Two cities still taking it outside

By GARY SHELTON, Times Columnist
Published January 27, 2008

Where the hard feelings began, nobody knows. Only that they are older than football and older than baseball, older than Broadway and older than Back Bay.

Even historians struggle to find exactly where the rivalry began between Boston and New York. Except for this:

Back in the mid 1600s, Boston founder John Winthrop thought New York's Peter Stuyvesant was a bit of a twit.

On the other hand, when the Founding Fathers got together to play cards, John Jay always said that John Adams was a blowhard.

So it has been since the beginning, New York vs. Boston, Boston vs. New York. The city that is very big on apples vs. the city that has an unsettling fondness for beans. Sigh. Those two wacky towns just cannot get along.

And speaking for the rest of the country, isn't it a hoot?

They are at it again. Can't you hear it? The Super Bowl is still a week away, but already, the noise is rising. From a distance, it sounds a lot like Denis Leary and Joe Pesci shouting at each other across Connecticut.

The easiest prediction about this game? It's going to be loud.


Benjamin Franklin vs. Teddy Roosevelt. Bill Russell vs. Willis Reed. Lobster vs. steak.


New York considers itself to be the Capital of the World. Boston calls itself the Hub of the Universe.

As cities go, these two don't mind thumping their chests a bit. And perhaps that's where the friction begins. The arrogant New Yorkers vs. the aristocratic Bostonians. To both places, the rest of America is the suburbs.

Say this: When it comes to talk about this Super Bowl, the New Yorkers are on the board first.

Take the New York Post, which continues to include an asterisk when describing the Patriots undefeated* season. Already, the Post has predicted a Super Bowl upset. When Tom Brady, the quarterback of the Patriots, was photographed carrying flowers and walking in a protective boot toward his girlfriend's house, the Post referred to Brady as a "girlie man."

Another New York news outlet, Pagesix.com, suggests that Brady might be going bald. Furthermore, the reason might be stress.

"You want to know the difference between Boston fans and New England fans?" asks New York Daily News columnist Filip Bondy. "Boston fans throw beer bottles. New York fans throw batteries. I mean, why waste beer?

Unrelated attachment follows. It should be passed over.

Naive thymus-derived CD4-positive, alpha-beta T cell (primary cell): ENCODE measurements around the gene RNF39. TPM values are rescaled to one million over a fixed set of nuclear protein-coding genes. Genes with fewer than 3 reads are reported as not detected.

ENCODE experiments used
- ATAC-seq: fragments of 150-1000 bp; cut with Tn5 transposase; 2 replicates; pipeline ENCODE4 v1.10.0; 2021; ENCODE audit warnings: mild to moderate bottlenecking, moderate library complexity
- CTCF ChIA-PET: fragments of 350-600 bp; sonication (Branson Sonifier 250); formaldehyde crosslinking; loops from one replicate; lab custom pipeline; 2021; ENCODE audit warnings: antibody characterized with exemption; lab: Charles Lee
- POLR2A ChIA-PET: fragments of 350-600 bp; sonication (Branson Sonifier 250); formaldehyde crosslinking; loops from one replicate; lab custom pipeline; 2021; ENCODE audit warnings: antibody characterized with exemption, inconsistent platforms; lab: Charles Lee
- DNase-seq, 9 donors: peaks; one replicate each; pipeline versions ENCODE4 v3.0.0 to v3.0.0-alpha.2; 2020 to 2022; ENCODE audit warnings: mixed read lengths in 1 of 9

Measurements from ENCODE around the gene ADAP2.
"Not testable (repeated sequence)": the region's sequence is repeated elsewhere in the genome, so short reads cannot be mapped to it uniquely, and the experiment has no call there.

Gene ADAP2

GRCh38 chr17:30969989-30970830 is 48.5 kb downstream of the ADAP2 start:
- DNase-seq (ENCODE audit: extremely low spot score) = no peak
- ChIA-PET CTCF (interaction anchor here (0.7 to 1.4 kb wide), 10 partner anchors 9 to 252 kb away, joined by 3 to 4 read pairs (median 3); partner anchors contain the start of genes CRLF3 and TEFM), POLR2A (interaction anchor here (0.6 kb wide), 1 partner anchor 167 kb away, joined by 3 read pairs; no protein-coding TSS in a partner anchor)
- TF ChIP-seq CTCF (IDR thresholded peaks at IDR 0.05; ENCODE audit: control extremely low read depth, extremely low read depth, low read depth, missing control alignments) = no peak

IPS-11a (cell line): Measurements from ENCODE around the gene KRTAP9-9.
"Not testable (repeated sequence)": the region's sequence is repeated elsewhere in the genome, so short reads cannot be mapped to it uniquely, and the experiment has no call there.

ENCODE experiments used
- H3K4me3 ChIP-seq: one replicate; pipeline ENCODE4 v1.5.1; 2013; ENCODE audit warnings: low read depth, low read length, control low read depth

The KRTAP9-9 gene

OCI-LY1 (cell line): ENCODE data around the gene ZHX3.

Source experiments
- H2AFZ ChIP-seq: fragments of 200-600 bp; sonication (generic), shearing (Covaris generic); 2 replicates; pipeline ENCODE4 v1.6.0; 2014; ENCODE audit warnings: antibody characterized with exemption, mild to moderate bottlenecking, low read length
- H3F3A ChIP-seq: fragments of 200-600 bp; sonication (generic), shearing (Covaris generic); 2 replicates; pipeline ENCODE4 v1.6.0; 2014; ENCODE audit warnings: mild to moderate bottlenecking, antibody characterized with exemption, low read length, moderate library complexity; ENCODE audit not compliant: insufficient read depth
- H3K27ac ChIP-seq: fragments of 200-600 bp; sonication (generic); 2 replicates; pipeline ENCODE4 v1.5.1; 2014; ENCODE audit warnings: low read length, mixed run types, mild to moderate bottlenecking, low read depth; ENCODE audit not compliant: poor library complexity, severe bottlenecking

"Mostly, it's that they're so small and feisty. Remember what Lou Grant said to Mary Tyler Moore? 'You've got spunk. I hate spunk.' That's what we feel about Boston. They're small and annoying like mosquitoes. You just want to stomp on them or swat them."


Edgar Allen Poe vs. Herman Melville. Ted Williams vs. Joe DiMaggio. Cheers vs. Seinfeld.

There was a time, back when baseball defined this rivalry, that New York treated Boston like a trophy shop. Every now and then, the Yankees would swing by to pick up another piece of hardware.

In those days, the Yankees won all the pennants and they had most of the Hall of Famers. Boston? It had the scars of Harry Frazee, a lunkhead Red Sox owner who sold the contract of Babe Ruth to New York. Some Red Sox fans are still cursing.

These days, the results are different. Professional sports in America seem to orbit around Boston. The Red Sox, Patriots and Celtics have won 52 of their last 58 games. The Celtics have won both of their games this season against the Knicks. The Red Sox have won two World Series titles since the Yankees last won one.

And the Patriots?

They have a chance to win their fourth Super Bowl title in the last seven years.

The Giants haven't won one in 17 years. The Jets haven't won one in 39 years.

It probably doesn't help the psyche of New Yorkers, either, to see Bill Belichick leading the way. Once, Belichick was the defensive coordinator for the Giants. For a few hours, he was going to be the head coach of the Jets.

Instead, he has become the modern answer for Ruth. Call him Babe Belichick. By the way, it was a New York team (the Jets) that turned Belichick in for cheating this year. Also by the way, Belichick has won 12 of his last 13 games against New York teams.

In the meantime, no one in Boston seems to feel as if the city is in anyone's shadow.

As Steve Buckle of the Boston Herald wrote this week: "Boston sports fans just don't give a damn what New Yorkers think anymore."


The Kennedys vs. the Rockefellers. John Cazale (Fredo Corleone) vs. Al Pacino (Michael Corleone). New England clam chowder vs. Manhattan clam chowder.


Some would suggest the rivalry goes back for centuries, back to when Woody Allen was funny, back to when Ben Affleck was making good movies. Yes, back to the American Revolution.

At the time, Boston had Paul Revere and Bunker Hill and the Boston Tea Party. New York was where the Tories seemed to congregate. New York was where Nathan Hale was hanged.

"That's another reason," Bondy said. "It goes back to the colonial war and how they take credit. 'We're the Tea Party and Sam Adams.' The real battles were at places like Trenton."

As the cities prospered, however, they also became codependent. New Yorkers go to Boston to go to college. Bostonians go to New York to go to work. And the familiarity seems to create friction. As they pass each other on the way, one supposes, they argue about sports.

"There they go again in Boston," Newsday columnist Johnette Howard wrote last week. "How do I say this nicely? What a bunch of freaking nut jobs.' Try the decaf tea, won't you?

"Boston must be stopped. This is cool reason talking. Think of the calm that would descend over the land."

Perhaps not. There are only 215 miles between the cities. It's a quick train ride. It's a shorter hop on a plane.

Judging from the sound of the fans' voice, it is hardly any distance at all.


Tom Brady vs. Eli Manning. Bill Belichick vs. Tom Coughlin. The perfect season vs. the greatest upset.